It was a remarkable honor and privilege for Community Board 7 Chair Eugene Kelty to witness the signing of the 9/11 Victims Compensation Fund into law by President Donald Trump in Washington, D.C., on July 29.
The extension of the fund will ensure compensation for individuals injured during the September 2001 terrorist attacks and their aftermath rescuing people and removing debris under hazardous conditions. The fund was slated to expire in 2020, but the newly signed legislation ensures the compensation for victims through 2090.
The bill passed the Senate by a vote of 97 to 2. Earlier this month, the bill passed the House of Representatives by a vote of 402-12. President Trump was joined by Vice President Mike Pence and 9/11 first responders in the Rose Garden of the White House as he signed the legislation and thanked them for their services.
“It was something I never thought I would see in my lifetime. I never thought I would shake the hand of the president and the vice president,” Kelty said. “I was very proud of my union and other unions and civilians that worked hard to get this bill passed. I don’t think people realized that there was a lot of people that came in from other states to help us out during 9/11. The bill wasn’t just a New York bill; the bill was for all 50 states.”
Kelty, now a retired Battalion Chief of FDNY Battalion 10 in Manhattan after serving 39 years, is one of many 9/11 first responders who helped save lives on that fateful day when two airplanes crashed into the twin towers, and continued sifting through the rubble everyday at Ground Zero.
“It was a really tough time of hopelessness in the beginning,” Kelty said. “They sent down a lot of help — therapists and religious people came and talked to us. The outpouring of people from the city and surrounding states that came in was just fantastic.”
At the time of the tragedy, Kelty was captain of the World Trade Center Engine 10 fire station on Liberty Street, until he was promoted in 2003 to Battalion Chief of FDNY Battalion 10 in Manhattan. In 2014, he was diagnosed with stage 4 pancreatic cancer caused by the fallout and dust at Ground Zero.
“While I was going through treatment I was kind of weak and then as I started to get better, my union, when we were trying to get the Zadroga Bill permanently authorized, they asked me to go down to Washington to the Congress and Senate to explain my condition and what the bill was, especially since I was the captain of the firehouse, it was my firsthand knowledge,” said Kelty, who is a recipient of the Zadroga bill.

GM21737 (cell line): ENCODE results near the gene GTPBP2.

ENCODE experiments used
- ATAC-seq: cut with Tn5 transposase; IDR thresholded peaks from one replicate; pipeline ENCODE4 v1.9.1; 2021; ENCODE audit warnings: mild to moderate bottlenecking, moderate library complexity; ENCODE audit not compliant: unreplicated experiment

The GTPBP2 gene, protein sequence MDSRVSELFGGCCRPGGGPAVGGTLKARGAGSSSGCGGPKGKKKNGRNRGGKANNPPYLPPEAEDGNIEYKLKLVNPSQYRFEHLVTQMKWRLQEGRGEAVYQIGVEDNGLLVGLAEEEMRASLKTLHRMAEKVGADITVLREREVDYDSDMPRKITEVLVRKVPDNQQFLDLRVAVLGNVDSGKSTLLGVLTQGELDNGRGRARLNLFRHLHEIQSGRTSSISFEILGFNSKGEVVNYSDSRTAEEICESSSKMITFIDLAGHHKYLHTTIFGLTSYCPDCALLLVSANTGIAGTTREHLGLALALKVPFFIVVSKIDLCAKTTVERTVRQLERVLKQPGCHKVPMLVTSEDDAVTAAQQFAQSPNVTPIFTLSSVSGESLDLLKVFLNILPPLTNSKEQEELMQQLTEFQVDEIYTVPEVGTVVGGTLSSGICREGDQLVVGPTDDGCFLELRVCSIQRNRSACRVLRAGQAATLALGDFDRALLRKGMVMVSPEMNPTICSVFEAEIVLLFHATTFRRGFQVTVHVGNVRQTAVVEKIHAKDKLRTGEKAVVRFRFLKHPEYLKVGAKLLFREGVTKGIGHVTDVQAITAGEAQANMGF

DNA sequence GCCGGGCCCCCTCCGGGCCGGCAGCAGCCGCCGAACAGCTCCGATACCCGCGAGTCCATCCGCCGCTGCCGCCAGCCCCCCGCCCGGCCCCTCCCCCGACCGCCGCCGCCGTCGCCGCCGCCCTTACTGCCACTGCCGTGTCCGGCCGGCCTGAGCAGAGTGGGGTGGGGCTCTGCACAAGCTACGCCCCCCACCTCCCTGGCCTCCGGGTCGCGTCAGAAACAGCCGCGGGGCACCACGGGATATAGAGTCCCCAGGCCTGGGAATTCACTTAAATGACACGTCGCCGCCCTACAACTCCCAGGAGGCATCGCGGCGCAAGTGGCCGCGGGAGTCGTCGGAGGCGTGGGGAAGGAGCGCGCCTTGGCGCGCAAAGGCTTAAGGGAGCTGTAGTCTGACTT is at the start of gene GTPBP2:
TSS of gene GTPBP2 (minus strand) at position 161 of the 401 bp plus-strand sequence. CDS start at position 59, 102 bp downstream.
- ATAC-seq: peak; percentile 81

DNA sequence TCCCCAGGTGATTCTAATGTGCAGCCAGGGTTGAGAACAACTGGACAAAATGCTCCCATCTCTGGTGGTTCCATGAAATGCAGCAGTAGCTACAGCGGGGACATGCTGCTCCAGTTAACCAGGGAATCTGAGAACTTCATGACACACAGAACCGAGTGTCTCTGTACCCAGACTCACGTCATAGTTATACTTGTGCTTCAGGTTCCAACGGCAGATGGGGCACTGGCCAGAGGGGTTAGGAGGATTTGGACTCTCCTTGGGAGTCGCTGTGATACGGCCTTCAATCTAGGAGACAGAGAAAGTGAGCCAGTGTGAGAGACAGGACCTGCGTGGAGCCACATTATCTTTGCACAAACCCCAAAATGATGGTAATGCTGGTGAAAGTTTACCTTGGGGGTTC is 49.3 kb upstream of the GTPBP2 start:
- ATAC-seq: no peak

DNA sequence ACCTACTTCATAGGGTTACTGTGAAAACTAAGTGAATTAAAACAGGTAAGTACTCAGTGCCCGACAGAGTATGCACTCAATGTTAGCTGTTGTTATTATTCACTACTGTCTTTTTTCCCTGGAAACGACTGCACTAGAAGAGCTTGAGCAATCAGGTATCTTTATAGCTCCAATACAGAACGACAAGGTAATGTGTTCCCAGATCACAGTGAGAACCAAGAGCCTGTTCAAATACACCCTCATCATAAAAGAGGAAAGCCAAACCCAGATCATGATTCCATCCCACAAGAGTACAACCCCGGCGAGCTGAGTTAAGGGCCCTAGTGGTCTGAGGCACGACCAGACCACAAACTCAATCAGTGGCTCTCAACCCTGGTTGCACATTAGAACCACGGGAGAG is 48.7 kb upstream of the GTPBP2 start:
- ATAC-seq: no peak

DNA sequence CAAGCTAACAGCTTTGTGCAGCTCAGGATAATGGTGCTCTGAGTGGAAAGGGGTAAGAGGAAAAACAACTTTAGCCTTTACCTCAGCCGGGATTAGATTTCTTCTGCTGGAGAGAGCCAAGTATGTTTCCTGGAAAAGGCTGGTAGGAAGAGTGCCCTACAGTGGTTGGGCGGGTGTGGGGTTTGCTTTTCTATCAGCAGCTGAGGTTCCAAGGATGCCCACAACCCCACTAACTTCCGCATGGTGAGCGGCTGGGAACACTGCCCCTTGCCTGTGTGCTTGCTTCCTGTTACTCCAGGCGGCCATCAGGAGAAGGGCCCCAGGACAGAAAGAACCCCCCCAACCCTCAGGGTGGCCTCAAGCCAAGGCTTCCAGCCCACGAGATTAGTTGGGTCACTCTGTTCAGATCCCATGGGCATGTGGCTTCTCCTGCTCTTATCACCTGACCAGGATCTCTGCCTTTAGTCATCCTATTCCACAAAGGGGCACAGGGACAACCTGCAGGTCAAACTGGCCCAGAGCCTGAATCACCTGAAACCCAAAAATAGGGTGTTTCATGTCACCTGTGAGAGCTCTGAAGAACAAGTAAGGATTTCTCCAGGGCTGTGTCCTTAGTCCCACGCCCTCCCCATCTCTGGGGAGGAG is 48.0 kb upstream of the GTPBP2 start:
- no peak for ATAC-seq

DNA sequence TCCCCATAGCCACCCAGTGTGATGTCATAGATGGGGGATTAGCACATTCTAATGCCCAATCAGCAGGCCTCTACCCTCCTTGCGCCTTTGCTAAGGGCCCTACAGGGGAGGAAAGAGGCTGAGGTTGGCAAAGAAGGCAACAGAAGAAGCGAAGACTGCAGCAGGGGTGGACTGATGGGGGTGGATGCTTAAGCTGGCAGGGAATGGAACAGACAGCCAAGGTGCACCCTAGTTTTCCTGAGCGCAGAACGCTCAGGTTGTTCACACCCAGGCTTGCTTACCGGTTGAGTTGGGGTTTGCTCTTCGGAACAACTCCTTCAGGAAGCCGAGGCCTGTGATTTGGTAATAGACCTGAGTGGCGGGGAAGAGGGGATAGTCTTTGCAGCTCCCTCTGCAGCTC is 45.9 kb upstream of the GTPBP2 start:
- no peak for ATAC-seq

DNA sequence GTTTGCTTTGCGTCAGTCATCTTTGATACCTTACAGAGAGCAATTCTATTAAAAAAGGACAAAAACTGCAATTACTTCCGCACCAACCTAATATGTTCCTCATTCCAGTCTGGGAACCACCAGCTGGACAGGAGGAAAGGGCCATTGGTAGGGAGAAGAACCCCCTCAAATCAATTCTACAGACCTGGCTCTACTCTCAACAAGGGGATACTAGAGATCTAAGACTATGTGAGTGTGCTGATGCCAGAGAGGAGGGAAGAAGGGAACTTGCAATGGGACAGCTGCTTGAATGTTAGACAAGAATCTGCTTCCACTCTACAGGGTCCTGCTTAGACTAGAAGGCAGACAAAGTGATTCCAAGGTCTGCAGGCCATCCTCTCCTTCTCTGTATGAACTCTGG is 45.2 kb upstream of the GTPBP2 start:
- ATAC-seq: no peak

Following radiation in January 2015 and another visit to the doctor in March, Kelty was scheduled to undergo surgery on April 20 to remove the tumor.
“I’m now in remission. If you’re five years of a cleared scan, they consider you cancer free. I got another eight months; April 2020 will be my five-year anniversary,” Kelty said.
While going through treatment, Kelty’s name was submitted for the 9/11 Victims Act Compensation Act, since his illness was diagnosed as one of the cancers that was covered under the bill. It was a stress reliever for Kelty not having to worry about paying his bills or losing his home, he said.
“But you have people of the small business, they’re on their back with terrible cancer. They have two kids with a wife at home … how does she go out and work while the kids are home? That’s where the 9/11 bill helps because they can get money to help them get back on their feet while the other person who is hurt or injured is able to recover,” Kelty said. “The worry that goes, what about my wife, husband, kids, to pay the bills … that’s why it was so important to let people know that this bill would help those people get to the recovery state.”
On June 11, Kelty stood in the back of the room as Jon Stewart sat beside retired NYPD Det. Luis Alvarez, who testified in Congress for extended funding on behalf of fellow 9/11 first responders. Alvarez, a resident of Astoria, passed away on June 29 at the age of 53, after a three-year battle with colorectal and liver cancer. Kelty said he was proud of Alvarez for taking a stand.
“I would probably be home on my couch trying to catch my breath and stuff, and [Alvarez] went down there, and a few other people previous to that, Ray Pfeifer who I knew worked in my department — the tenacity of him … he could walk but most of the time he was in a motorized scooter,” Kelty said. “He would go around and knock on the congressmen’s doors, and went in and talked to them on how important it was.”
Overall, Kelty said, he is glad that the bill was signed into law and thanked elected officials such as Congresswoman Carolyn Maloney, Senator Kirsten Gillibrand and Congressman Peter King, for their persistence in passing the legislation.
“Working in the city of New York, I understand that nothing gets done immediately. I think that the physical evidence was a tough thing for anybody to dispute because you can see the people that were physically there,” Kelty said. “We had gone and visited other congresspeople in other states and they were just fantastic. It was a proud moment. It was indeed an honor.”